Around the United States and the World, chaotic weather is frequently causing local disasters of many kinds including agricultural failure. Where infrastructure is well developed, food distribution can prevent a human toll, but the toll on nature is high as is the toll on the individuals of the area. (I will skip the larger social ramifications that I cover in my book).
This goes much further. Humans are adaptable and have developed a wide variety of survival strategies. Our adaptability has allowed us to inhabit almost every imaginable niche in the world, including some that are quite marginal. Unfortunately as a natural consequence, we have an over population problem. Over population is where there are too many people for the available niche. Well, the nature of climate change is almost certainly going to reduce the size of the human niche. You say that climate change is a constant, but you seem to ignore the cost. Most of humanity lives near coastal zones, the areas most likely to be impacted by climate change.
Oh yes, you say that climate change is normal and the fossil record supports that, but what is not shown in the fossil record is what is not in the fossil record. There is no fossil record that shows the Sahara desert as a barren, lifeless place, but there is a record showing when it was not, not so long ago, when it was a vital place of abundant life. If the projections are correct, much of the world could become a desert and certainly that will support less life. There is much of my problem with your position and others with a similar position. It is ideological and contemptuous of reality. It is not that you say that the cries of danger from the scientists might be wrong. No, yours is the ideological bellow meant to discard and drown out consideration and thought. If it was thoughtful, you would say, "maybe they are wrong, but maybe we had better be careful". No, the voice of the ideologist says my contempt for your beliefs makes me work to thwart you, so I will do what I can to make it worse to prove you wrong. There are things that could be done, but I refuse to consider them just to show my contempt for your beliefs. Well, what if they are right? What then? Are you giving to your children, a damaged life support system. Are you risking damaging the world as it supports humanity? No Mel, you are a smart guy. You should be acting as a leader. A leader worries about the future, but you are being irresponsible and contemptuous of it. Disagree if ACC that is what you believe, but there is no excuse not to work to preserve the health of the natural world that we live in and that we as divers find intoxicatingly exciting and beautiful. Ask yourself, what are you protecting when you attack that. We do not want to go back to our roots in nature red in tooth and claw. We cannot continue in the transient ecologies we have existed in in history. We must move to a sustainable niche in an ecology that we create and husband for the benefit of humanity. WE have our different roles in life, but I charge you with that task. It is your responsibility and certainly you must not endanger our future or attack those that would husband it.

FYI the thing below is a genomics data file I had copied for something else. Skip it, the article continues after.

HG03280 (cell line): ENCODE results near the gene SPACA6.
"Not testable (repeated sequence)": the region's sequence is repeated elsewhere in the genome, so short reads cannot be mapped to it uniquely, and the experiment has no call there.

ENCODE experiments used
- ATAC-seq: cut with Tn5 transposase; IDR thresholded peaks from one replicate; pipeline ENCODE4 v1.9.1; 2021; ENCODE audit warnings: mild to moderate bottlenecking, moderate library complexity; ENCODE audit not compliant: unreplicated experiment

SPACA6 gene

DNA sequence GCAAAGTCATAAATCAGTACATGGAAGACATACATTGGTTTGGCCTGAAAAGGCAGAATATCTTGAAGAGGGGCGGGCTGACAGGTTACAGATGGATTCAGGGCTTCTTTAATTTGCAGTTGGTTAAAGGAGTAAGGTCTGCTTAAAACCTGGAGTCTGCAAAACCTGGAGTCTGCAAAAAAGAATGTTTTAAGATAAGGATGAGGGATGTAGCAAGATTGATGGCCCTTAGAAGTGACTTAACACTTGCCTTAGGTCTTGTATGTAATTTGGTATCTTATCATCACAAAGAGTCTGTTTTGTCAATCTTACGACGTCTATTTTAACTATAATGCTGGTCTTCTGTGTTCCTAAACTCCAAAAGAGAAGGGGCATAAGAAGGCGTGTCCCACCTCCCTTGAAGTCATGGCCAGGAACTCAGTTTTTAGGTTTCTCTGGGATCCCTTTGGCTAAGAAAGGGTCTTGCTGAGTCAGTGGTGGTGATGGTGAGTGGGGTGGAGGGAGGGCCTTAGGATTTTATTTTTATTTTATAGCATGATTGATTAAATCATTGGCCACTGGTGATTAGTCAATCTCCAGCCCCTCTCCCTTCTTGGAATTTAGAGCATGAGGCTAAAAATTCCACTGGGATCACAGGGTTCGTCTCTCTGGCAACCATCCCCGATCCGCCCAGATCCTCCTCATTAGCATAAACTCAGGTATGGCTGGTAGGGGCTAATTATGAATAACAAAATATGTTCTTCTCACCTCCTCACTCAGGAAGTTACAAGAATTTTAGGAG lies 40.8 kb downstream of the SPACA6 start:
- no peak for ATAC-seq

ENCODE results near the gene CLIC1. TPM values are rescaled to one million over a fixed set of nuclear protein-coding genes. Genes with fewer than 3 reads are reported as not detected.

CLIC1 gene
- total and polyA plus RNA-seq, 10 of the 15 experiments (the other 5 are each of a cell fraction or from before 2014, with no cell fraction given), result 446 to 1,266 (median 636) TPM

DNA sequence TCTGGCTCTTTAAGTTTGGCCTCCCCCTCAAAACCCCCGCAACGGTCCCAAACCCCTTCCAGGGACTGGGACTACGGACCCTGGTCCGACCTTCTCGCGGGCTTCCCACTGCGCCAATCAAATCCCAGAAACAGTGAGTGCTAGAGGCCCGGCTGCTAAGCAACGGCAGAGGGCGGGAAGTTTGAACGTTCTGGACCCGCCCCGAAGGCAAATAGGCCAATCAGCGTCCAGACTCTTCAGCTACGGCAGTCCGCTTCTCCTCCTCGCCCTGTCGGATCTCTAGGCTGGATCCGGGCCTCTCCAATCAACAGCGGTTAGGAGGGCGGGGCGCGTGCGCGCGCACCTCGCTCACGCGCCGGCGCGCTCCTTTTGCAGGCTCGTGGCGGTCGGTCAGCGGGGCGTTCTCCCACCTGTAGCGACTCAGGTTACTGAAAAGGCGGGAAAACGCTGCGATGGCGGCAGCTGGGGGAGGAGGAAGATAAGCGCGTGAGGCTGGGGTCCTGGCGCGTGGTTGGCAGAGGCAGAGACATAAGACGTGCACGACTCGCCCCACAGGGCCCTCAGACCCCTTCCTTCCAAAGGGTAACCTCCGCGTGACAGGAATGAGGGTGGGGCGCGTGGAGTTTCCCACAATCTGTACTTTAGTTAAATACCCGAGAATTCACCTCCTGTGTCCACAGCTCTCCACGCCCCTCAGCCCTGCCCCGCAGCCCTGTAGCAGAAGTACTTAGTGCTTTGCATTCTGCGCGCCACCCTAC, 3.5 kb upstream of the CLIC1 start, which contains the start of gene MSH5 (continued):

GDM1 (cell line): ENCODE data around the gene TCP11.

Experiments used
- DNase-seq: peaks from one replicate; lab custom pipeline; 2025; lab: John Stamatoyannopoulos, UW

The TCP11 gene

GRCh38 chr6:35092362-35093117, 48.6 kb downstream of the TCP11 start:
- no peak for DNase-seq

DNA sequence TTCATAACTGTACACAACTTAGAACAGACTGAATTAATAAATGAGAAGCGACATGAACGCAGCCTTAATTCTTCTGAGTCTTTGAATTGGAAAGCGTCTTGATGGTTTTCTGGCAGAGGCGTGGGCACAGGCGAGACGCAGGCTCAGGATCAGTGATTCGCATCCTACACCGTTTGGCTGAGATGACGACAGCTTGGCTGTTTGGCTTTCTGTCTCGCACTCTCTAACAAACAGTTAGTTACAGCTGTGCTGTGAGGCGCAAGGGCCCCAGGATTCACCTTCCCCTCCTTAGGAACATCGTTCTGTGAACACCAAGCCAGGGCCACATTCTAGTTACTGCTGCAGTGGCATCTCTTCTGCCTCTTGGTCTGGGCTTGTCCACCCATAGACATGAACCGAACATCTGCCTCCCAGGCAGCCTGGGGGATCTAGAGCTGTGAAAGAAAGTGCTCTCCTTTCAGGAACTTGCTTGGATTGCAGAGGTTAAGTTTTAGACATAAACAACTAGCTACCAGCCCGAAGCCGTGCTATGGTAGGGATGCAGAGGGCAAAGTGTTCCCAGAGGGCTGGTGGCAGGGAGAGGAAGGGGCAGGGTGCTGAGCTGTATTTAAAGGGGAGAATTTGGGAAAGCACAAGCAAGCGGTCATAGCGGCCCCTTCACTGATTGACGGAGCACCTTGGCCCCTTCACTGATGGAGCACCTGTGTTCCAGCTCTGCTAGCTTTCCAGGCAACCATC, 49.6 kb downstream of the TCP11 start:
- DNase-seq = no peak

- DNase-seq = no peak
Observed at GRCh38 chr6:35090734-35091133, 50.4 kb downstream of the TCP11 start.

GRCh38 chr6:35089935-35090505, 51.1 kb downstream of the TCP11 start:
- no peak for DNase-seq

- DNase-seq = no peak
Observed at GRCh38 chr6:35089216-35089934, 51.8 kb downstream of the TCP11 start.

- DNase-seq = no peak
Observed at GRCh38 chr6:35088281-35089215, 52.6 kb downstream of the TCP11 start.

Enjoy the diving, seahunt